Although our Gospel today gives us the wonderful parable of The Vine and the Branches, I want to leave that aside, because I believe that the Paschal Candle deserves some attention. We cannot just ignore it as it presides over our altars from Easter to the Feast of the Ascension.
The Paschal Candle embodies two great images. First, it symbolizes the pillar of fire that went before the Israelites in their desert years, before leading them into the Promised Land. Jesus identified himself with it in the December before his crucifixion.
In Our Lord’s time for the evenings of one week in December all Jerusalem used to gather in the Court of the Gentiles. They did it to recall the events of their ancestors’ forty years in the desert. Towering over the crowd those evenings they had a great lamp that stood for the ancient pillar of fire that led them to the Promised land. On the last day of the week, when they extinguished the lamp for another year, Jesus astounded the crowd by calling out, “I am the light of the world. Whoever follows me will not walk in darkness!”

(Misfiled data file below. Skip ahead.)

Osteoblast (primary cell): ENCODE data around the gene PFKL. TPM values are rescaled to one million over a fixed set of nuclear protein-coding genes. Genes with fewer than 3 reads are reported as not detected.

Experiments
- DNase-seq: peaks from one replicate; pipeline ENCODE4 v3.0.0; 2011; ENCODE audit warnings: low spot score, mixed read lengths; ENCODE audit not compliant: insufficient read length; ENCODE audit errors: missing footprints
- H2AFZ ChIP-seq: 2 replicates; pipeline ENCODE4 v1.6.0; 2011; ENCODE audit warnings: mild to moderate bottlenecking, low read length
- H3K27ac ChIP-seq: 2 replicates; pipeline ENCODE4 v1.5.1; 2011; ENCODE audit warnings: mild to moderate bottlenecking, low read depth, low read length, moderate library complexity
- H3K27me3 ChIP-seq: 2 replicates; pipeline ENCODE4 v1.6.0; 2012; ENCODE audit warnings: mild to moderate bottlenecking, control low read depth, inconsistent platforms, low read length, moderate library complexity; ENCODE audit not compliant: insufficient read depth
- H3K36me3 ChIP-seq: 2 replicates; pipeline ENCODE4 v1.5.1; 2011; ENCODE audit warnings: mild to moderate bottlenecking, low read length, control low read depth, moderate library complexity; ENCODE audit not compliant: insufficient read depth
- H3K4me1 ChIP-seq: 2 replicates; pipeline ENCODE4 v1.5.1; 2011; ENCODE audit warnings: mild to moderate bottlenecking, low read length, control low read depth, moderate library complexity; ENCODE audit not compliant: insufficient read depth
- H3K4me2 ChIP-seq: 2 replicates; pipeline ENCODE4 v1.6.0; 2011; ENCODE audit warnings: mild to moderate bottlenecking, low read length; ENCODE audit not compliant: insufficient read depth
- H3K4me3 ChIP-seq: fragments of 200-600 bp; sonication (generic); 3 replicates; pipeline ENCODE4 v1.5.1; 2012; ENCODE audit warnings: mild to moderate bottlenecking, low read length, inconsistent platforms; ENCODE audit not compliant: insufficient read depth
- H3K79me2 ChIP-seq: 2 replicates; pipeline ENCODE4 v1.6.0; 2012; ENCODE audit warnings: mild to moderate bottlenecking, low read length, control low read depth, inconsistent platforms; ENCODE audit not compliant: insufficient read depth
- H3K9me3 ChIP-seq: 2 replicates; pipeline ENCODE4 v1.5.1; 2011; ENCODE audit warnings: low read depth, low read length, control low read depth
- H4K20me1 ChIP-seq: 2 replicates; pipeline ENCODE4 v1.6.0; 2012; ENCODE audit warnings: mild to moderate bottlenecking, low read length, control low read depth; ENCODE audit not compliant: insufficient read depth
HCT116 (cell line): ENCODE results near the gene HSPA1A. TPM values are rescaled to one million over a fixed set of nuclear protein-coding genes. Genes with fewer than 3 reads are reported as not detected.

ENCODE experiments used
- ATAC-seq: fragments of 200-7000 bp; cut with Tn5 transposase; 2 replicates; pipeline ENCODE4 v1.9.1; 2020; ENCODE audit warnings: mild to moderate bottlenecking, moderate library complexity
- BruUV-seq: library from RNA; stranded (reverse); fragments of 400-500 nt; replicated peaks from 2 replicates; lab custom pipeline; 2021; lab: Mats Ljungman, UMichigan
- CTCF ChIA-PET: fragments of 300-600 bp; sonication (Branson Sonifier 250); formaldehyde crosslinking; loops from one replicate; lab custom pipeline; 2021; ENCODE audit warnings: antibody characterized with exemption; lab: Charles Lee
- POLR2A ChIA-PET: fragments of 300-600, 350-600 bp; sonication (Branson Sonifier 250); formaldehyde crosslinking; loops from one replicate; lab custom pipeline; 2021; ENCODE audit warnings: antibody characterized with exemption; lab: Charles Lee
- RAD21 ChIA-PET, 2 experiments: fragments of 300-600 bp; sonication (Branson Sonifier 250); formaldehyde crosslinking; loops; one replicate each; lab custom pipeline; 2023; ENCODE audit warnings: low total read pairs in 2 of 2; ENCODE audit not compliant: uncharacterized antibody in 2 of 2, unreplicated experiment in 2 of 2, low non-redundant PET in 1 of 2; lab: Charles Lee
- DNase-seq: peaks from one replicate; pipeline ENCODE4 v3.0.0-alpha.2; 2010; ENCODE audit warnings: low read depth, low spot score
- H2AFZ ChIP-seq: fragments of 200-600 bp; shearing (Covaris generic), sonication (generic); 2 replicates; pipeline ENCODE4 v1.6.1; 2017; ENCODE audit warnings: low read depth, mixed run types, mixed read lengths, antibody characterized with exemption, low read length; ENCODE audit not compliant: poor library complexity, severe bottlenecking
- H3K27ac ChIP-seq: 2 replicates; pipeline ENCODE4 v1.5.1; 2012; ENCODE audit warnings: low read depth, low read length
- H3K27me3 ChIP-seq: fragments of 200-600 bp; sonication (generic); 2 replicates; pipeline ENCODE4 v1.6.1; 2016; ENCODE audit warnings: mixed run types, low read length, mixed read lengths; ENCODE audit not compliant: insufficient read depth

Just as the original pillar of fire led the people to the promised land, so Jesus, as symbolized by the Paschal candle, leads us to the promised land of heaven.
Now, why do we call our Easter candle the Paschal Candle? Let’s try to straighten that out. Well, first, the word Pasch is Greek for Passover. So, this is the Passover Candle.
It might seem obvious, but I think it is worthwhile asking what we mean by the Passover. I grew up thinking the Passover was the name of the meal the Israelites ate in Egypt the night before they left Egypt
But that meal together with the departure the followed on it is only a third of what the Bible and the Church mean by the word Passover. Its three parts are: first the passing over from slavery to the road to the Promised Land; second, the passing over a forty-year life span in the desert; and thirdly a passing over the Jordan into the Promised land.
That is the Paschal history, but what about the Paschal Mystery?
The Paschal Mystery is being led from sin by Jesus (often in our baptisms;) secondly, it is passing over our desert years with his help; and thirdly it is following him through death to the promised land.
When we look at the Paschal Candle we are looking at Jesus whose own death showed us the way through death.